Astrological insights from our twelve flash stories
On July 21, the date this will be published, Venus enters Virgo—which we can collectively see as an invitation to express love in tangible ways. But, whenever you read this, the invitation remains. Isn’t writing itself a way to express love in tangible ways? We find words, images, sounds, to express the things that move us, that we’re obsessed with, that we love. Isn’t writing a love language? A note, a gift, a caress.
In a prompt for the Lantern Review, Oliver de la Paz writes: “An obsession is not a terrible thing to have when you’re a writer. It can be a motivator—generative beacon.” These Flash Fiction writers write about obsessions: frosted donuts, astrology apps, a cinephile father, a beloved brother, an unwelcome other brother, a desiccated poultice, peeled persimmons, week-old oranges, Zoom chats, Ayurvedic creations, crises of faith, moon-kissed skin.
Aren’t horoscopes mini-anthologies of compressed astrological metaphors? In the spirit of the inaugural flash fiction horoscopes, we present an anthology of our second dozen pieces in the Flash Fiction series.
These horoscopes, which feature a line from piece, are presented in the spirit of play and wonder. We invite you to read them all. We hope you get literary and cosmic satiety from some of the freshest voices in Asian American fiction today.
Flash Fiction Editor, The Margins
That sweet aroma—one so acquainted with Jabril—was hanging brightly like a piece of the moon within this incantation.
Read more of “Zamalek’s Wings” by Anes Ahmed
She selected a single star on which to direct her attention. We are one light, she told herself.
Read more of “The Salted Sea” by Promiti Islam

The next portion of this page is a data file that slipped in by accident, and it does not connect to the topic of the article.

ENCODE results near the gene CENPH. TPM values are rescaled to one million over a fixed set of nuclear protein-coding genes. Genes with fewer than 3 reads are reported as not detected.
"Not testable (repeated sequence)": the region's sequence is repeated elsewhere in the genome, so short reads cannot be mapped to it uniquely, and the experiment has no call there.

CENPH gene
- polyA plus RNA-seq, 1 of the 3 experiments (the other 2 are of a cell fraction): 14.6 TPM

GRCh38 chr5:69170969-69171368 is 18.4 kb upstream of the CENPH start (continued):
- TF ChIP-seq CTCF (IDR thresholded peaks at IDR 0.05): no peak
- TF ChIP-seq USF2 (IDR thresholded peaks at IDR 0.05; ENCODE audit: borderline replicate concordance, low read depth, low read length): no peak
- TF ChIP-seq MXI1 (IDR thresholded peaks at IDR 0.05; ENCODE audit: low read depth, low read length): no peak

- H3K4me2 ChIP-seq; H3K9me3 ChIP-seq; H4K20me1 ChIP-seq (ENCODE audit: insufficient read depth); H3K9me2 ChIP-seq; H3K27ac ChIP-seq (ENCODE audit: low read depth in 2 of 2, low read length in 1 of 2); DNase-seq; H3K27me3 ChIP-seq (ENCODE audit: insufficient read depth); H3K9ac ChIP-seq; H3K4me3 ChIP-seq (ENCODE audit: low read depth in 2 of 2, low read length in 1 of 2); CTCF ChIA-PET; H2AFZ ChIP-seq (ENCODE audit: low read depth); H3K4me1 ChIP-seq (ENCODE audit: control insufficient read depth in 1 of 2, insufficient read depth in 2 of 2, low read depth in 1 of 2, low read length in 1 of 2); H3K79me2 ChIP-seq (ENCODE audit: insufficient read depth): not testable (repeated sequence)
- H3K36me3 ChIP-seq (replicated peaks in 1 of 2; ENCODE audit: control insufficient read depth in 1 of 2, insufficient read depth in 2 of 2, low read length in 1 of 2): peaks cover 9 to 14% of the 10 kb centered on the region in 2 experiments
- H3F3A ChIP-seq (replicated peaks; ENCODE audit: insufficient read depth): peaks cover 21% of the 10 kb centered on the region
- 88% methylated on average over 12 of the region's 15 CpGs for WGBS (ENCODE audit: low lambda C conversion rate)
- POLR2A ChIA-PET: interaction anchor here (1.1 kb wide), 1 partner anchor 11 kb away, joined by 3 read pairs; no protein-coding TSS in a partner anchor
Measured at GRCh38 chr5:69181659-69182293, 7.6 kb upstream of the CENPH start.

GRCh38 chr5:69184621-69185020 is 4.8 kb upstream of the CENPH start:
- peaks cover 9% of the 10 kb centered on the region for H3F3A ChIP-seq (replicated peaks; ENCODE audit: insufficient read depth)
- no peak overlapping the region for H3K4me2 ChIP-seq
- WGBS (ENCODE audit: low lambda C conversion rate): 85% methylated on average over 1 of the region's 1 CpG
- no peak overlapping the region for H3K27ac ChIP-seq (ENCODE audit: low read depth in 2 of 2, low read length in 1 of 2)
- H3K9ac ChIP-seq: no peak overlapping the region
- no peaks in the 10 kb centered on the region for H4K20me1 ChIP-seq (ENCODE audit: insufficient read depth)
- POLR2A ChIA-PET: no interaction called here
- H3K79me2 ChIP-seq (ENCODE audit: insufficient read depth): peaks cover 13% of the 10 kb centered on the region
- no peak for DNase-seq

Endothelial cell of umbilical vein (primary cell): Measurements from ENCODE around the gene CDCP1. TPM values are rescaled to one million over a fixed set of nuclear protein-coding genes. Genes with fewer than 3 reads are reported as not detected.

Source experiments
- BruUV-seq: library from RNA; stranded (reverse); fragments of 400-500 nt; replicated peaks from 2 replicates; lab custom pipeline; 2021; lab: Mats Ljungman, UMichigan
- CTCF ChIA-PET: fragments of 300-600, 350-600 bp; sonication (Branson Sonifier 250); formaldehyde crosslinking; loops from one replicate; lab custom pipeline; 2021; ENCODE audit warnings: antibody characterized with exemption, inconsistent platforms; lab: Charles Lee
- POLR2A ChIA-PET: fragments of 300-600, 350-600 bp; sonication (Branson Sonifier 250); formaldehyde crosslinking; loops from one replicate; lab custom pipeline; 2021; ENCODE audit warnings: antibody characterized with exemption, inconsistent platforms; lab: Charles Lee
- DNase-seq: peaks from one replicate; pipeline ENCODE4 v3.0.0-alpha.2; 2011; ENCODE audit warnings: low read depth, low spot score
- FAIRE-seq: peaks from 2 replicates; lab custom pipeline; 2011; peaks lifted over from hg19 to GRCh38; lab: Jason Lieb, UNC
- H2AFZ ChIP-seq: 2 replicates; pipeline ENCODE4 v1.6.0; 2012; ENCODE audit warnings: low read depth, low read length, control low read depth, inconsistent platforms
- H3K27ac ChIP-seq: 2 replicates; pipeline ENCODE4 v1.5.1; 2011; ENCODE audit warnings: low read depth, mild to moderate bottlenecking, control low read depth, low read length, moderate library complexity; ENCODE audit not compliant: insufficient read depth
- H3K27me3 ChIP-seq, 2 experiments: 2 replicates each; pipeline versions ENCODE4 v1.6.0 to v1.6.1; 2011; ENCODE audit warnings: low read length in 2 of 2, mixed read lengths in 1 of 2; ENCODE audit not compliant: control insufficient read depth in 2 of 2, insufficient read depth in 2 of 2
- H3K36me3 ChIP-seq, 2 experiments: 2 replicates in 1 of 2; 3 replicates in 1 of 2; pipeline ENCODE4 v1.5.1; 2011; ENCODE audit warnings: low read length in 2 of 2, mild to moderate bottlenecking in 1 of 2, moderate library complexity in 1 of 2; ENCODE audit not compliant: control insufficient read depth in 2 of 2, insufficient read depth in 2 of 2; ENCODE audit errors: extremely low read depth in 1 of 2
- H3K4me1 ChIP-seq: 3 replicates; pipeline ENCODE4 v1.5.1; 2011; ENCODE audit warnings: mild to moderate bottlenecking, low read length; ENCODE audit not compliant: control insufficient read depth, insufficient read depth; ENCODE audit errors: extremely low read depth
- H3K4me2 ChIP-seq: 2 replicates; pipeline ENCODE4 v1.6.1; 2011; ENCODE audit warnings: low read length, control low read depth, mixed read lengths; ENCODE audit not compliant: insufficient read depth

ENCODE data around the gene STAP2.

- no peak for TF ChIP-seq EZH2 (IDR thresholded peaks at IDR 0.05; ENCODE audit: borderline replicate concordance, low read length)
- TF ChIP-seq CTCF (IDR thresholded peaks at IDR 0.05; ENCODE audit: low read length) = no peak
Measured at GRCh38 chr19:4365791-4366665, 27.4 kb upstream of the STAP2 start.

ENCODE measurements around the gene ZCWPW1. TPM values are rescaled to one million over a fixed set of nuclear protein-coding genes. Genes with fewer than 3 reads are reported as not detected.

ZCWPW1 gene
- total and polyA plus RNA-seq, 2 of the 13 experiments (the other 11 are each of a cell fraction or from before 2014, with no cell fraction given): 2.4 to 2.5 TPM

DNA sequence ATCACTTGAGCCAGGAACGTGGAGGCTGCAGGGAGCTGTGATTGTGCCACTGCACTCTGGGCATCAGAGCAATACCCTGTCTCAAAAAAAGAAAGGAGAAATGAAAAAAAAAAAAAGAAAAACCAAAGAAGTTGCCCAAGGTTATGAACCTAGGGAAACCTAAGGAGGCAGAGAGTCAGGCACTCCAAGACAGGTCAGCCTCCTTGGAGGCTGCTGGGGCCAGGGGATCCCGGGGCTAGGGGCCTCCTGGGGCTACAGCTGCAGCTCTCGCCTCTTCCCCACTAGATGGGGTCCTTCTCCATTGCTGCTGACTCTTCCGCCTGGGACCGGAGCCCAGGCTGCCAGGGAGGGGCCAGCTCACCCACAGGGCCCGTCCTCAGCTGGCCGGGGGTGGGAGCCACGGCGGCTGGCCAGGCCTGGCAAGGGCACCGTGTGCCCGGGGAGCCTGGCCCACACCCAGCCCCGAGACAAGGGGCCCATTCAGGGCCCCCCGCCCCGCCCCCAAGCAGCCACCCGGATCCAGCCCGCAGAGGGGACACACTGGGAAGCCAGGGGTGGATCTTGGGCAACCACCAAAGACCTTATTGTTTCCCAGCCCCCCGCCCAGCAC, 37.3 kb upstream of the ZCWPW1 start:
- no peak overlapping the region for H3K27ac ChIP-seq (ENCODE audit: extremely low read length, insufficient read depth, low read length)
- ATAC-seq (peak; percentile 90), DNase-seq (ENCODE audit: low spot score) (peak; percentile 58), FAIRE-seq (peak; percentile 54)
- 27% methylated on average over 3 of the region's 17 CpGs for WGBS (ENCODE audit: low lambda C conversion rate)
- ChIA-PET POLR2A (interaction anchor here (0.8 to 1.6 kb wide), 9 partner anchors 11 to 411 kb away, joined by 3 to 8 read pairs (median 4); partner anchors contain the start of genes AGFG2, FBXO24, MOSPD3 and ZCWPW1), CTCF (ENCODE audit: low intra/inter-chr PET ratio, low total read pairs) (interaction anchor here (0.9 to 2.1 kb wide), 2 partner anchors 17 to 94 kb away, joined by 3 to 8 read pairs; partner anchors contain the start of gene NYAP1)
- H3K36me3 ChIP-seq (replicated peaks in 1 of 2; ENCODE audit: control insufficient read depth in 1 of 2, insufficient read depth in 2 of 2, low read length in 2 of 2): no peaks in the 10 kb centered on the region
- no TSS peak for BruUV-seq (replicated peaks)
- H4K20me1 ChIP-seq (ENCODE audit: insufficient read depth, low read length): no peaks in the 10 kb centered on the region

I feel satisfied, triumphant, knowing I have loved the original donut well, though maybe it was only its glaze that I recognized.
Read more of “Minding the Gap” by Cindy Juyoung Ok
I don’t know what to tell you except that children are cruel and her emails were hilarious.
Read more of “Forgotten Densities” by Jemimah Wei
We learned about our Other Brother on a summer afternoon.
Read more of “Our Other Brother” by Michael Garberich
In Chinese, filial piety is a homophone for peel. I know crisp white apple slices, freshly 孝’d, are wasted on a child like me
Read more of “Fruit” by Julie Chen
Your mother always told you stories as she oiled your hair: of her youth, legends and fables, immigration, your father’s business ventures.
Read more of “Second Chances” by Priscilla Thomas
In that moment who was to say what belonged to me—Munir’s mouth, my luminous skin color, a setting sun, the shady place we were in, I could never tell anyone.
Like if we shared any of the same interests I could tell him how I recently learned that Kubrick in his younger days used to wander around New York City and play chess in parks
Read more of “Take Care” by Chris Lee
It is 10:40 a.m., I stare up at the ceiling, a collection of imprints. I am trying to count how many animals I can see sheeted above my head in all four corners.
Read more of “Queeranteen Sermon” by Jireh Deng
I never understood the concept of wearing an outfit only once, by which I mean I’ve never thought about my own wedding.
Read more of “Selfless” by Alli Cruz
“Scared, Starlight?” my big brother said smiling at me as we’d strapped our harnesses into place. “Don’t be.”
Read more of “Fossils” by Soniah Kamal